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The Lexus ES is coming to Britain

Japan's answer to the BMW 5 Series will come to Britain in 2019

There are many good, mid-sized saloons – the BMW 5 Series, Mercedes E-Class and Volvo S90 to name but three – but the Lexus GS has never really been one of them. But maybe things are about to change, for Lexus is killing the GS and replacing it with this: the ES, a car it promises delivers “more dynamic exterior design” and “even better driving performance”. We’ll be the judge of that, Lexus.

This is actually the seventh-generation ES, but the first to be brought to the UK. It’s built on an all new front-wheel drive platform (called GA-K) giving more space, more torsional rigidity and more freedom for Lexus’s designers to create a “distinctive silhouette”. Lexus doesn’t do diesel, so in Britain the core model will be the ES300h, which pairs a new 2.5-litre Atkinson-cycle four-cylinder petrol engine with a small electric motor for 215bhp and claimed 60.1mpg. We’re promised the batteries, located beneath the rear bench, don’t intrude on boot space and that thanks to improvements in control electrics, the ES is “better able to mimic the feel and power delivery of a standard petrol engine” car. It’s not a plug-in, and though Lexus doesn’t mention it, is presumably equipped with a CVT transmission.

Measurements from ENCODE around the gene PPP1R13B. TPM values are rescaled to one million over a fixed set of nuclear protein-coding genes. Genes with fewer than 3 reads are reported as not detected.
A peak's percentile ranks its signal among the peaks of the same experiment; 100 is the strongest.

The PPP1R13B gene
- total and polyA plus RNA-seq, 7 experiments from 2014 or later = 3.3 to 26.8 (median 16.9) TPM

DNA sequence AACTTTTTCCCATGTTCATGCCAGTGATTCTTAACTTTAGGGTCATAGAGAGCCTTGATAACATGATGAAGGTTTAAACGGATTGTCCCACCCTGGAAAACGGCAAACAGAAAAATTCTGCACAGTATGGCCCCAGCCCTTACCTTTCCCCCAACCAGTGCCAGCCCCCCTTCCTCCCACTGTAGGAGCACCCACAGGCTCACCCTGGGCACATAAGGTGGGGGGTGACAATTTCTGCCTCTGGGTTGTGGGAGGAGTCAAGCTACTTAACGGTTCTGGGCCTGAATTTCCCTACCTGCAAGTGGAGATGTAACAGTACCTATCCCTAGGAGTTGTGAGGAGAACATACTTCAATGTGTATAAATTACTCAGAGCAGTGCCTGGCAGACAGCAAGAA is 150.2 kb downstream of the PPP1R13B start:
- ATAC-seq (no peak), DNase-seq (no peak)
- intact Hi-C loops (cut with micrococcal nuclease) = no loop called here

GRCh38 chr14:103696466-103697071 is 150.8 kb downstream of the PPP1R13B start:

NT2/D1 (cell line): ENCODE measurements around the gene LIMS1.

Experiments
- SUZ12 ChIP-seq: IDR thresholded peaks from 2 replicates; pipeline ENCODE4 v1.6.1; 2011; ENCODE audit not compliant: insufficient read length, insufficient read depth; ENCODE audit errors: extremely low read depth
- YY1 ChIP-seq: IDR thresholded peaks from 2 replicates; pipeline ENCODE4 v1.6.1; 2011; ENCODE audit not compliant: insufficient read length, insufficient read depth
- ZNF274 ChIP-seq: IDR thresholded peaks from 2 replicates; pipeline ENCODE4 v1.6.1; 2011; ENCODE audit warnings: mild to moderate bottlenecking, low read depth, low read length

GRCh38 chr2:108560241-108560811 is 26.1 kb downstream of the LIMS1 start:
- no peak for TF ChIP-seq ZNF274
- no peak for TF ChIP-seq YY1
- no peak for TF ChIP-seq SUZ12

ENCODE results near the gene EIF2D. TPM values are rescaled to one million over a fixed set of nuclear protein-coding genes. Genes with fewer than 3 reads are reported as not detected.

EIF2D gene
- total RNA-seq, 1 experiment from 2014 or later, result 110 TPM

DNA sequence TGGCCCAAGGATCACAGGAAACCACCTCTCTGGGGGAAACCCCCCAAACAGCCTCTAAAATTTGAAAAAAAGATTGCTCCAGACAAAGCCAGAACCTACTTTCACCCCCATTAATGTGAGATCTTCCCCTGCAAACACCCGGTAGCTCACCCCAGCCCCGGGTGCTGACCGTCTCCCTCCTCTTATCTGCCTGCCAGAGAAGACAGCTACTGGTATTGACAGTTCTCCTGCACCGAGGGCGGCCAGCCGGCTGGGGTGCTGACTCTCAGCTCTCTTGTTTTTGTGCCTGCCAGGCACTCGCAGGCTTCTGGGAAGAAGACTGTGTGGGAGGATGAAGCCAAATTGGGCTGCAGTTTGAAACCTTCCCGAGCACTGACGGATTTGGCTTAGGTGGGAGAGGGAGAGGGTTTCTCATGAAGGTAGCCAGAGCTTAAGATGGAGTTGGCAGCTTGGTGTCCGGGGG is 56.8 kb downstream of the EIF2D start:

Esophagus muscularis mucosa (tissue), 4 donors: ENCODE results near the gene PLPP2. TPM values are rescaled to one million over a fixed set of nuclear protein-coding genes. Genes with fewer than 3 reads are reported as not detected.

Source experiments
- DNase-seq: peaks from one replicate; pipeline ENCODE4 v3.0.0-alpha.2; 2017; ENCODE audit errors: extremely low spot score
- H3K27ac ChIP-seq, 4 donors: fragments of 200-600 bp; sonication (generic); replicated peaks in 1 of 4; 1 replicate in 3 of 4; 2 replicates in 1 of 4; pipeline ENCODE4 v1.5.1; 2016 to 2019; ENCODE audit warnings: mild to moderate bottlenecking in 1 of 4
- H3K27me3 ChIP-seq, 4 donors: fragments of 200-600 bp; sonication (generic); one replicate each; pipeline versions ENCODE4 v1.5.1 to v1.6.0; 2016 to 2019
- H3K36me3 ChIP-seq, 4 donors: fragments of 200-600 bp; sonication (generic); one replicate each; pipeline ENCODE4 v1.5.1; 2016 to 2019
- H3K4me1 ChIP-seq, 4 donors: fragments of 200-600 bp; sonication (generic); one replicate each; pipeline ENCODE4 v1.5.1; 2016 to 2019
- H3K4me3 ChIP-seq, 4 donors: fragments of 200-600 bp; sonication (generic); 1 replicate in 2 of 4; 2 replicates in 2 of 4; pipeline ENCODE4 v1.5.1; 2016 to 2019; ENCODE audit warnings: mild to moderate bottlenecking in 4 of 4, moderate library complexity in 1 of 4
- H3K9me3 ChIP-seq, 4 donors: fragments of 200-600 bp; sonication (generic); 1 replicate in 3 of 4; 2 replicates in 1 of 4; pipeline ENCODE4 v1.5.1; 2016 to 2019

Which is odd, considering Lexus openly admits the aim of its engineers was to “transform the image of the ES” from a “saloon known primarily for comfort and quietness into one that is equally capable of delivering class-leading handling and power”. More high-tensile steel reduces weight, there’s new multi-link rear-suspension and, on F Sport models (hold your horses - we’re not talking about a proper V8-engined ES F. Just trim for now…), adaptive damping and a Sport + mode.

Inside there’s a 12.3in infotainment display offering all the usual tricks, a 17-speaker stereo and so-on. And naturally there’s all the driver assistance technologies we’ve come to expect from a car in this class.

The ES arrives in Britain in January 2019. This or something German, Swedish or British?

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